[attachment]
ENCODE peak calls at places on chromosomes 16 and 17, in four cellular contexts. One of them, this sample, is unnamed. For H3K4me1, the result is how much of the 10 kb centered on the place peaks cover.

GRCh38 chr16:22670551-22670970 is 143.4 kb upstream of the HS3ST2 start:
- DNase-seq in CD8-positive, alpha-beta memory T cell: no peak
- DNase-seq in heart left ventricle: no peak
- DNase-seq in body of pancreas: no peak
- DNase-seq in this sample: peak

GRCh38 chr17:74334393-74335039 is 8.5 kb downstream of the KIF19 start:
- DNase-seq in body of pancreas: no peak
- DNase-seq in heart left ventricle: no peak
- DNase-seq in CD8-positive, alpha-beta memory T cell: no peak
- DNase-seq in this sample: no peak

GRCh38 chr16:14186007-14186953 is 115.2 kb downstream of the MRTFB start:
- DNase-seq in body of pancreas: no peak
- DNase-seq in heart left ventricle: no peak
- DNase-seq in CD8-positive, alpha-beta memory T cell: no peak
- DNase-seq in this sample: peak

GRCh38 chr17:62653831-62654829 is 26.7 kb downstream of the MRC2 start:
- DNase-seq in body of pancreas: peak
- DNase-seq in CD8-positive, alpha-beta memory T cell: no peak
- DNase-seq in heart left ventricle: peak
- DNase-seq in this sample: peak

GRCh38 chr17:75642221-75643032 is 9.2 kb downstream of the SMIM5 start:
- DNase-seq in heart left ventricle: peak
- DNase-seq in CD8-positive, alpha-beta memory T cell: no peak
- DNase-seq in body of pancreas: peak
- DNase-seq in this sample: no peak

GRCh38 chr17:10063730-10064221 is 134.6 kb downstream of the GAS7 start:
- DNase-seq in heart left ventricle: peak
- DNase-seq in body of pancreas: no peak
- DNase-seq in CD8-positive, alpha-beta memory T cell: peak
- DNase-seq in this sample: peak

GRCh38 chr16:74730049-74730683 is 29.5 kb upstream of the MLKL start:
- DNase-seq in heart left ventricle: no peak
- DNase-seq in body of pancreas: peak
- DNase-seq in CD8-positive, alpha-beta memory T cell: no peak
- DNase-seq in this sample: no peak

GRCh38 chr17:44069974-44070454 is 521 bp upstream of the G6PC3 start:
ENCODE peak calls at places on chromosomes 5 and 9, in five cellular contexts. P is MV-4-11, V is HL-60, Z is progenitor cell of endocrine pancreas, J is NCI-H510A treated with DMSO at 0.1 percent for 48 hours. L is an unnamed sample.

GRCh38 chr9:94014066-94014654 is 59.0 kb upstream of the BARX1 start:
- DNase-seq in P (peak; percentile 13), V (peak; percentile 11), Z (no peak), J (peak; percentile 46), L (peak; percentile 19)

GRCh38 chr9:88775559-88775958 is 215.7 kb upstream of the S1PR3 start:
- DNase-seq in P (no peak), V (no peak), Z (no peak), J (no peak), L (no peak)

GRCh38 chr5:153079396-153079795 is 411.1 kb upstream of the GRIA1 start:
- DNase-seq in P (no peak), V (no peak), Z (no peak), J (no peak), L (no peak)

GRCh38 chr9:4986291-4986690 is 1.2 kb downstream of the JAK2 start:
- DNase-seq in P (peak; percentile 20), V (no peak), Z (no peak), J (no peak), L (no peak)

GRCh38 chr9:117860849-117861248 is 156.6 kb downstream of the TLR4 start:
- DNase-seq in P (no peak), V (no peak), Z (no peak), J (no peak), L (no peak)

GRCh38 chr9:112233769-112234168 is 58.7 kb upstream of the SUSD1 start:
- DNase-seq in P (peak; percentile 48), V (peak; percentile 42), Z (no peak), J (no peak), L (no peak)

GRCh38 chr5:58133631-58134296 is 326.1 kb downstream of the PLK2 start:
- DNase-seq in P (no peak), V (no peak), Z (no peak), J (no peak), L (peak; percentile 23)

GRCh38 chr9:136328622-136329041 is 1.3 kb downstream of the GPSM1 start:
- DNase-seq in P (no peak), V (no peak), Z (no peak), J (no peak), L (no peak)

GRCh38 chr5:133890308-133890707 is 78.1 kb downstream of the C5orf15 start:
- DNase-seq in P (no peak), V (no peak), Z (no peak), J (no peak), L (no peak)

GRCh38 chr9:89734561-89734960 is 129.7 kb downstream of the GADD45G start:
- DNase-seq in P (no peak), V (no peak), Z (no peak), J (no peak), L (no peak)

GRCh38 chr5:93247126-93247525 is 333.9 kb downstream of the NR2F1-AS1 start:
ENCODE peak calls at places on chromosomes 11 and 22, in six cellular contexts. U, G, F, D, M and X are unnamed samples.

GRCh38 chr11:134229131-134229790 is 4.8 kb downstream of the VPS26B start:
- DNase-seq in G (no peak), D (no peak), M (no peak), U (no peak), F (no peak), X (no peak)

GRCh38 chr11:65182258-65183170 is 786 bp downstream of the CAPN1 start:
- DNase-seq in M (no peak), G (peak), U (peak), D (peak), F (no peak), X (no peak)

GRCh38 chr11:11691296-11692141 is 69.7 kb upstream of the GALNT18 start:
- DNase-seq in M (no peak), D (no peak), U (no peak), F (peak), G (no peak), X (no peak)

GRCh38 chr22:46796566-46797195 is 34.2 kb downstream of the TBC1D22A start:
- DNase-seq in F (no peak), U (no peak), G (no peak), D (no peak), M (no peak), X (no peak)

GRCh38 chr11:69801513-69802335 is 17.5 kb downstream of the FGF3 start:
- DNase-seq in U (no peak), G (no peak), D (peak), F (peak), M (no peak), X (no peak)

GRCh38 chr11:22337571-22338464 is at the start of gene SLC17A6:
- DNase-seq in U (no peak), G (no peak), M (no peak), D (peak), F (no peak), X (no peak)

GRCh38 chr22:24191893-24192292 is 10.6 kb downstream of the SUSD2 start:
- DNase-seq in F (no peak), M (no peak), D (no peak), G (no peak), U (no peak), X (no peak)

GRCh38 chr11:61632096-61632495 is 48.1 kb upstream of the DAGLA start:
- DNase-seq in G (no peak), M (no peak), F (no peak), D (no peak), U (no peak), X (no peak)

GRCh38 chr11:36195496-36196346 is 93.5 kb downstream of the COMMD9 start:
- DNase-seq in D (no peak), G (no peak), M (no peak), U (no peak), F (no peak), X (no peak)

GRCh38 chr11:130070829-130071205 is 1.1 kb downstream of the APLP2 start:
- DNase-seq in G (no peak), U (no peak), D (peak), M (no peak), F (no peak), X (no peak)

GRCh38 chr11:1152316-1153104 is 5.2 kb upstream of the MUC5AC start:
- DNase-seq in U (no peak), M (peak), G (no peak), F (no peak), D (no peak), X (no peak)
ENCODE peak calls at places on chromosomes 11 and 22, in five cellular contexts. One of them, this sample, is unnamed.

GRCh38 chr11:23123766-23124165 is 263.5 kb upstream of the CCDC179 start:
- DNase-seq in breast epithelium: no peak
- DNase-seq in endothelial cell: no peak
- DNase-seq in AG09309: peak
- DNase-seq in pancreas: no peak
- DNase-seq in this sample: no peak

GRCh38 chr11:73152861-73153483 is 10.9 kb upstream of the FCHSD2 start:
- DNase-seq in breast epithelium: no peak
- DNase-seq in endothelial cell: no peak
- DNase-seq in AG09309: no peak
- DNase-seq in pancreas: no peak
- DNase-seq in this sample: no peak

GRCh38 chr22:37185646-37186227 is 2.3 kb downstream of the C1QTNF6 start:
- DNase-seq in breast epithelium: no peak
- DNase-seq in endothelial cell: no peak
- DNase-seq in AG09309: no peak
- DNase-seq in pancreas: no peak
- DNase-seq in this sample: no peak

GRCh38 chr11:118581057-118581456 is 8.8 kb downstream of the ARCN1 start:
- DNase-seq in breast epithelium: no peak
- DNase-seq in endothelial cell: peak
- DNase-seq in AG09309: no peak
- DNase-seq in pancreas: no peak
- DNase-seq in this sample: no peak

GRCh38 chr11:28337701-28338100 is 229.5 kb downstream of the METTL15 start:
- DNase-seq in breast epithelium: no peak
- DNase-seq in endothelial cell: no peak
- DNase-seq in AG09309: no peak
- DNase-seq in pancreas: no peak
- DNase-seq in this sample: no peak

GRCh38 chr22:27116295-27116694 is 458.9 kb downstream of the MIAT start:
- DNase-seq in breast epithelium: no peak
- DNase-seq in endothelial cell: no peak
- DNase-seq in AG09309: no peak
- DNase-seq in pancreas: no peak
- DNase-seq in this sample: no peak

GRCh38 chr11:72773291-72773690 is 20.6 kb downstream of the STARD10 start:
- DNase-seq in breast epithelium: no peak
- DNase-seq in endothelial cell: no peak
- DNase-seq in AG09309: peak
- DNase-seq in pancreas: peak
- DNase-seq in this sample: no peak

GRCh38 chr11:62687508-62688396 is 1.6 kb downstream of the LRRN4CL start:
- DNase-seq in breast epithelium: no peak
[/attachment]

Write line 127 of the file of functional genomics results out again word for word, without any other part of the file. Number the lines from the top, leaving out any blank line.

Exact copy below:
- DNase-seq in breast epithelium: no peak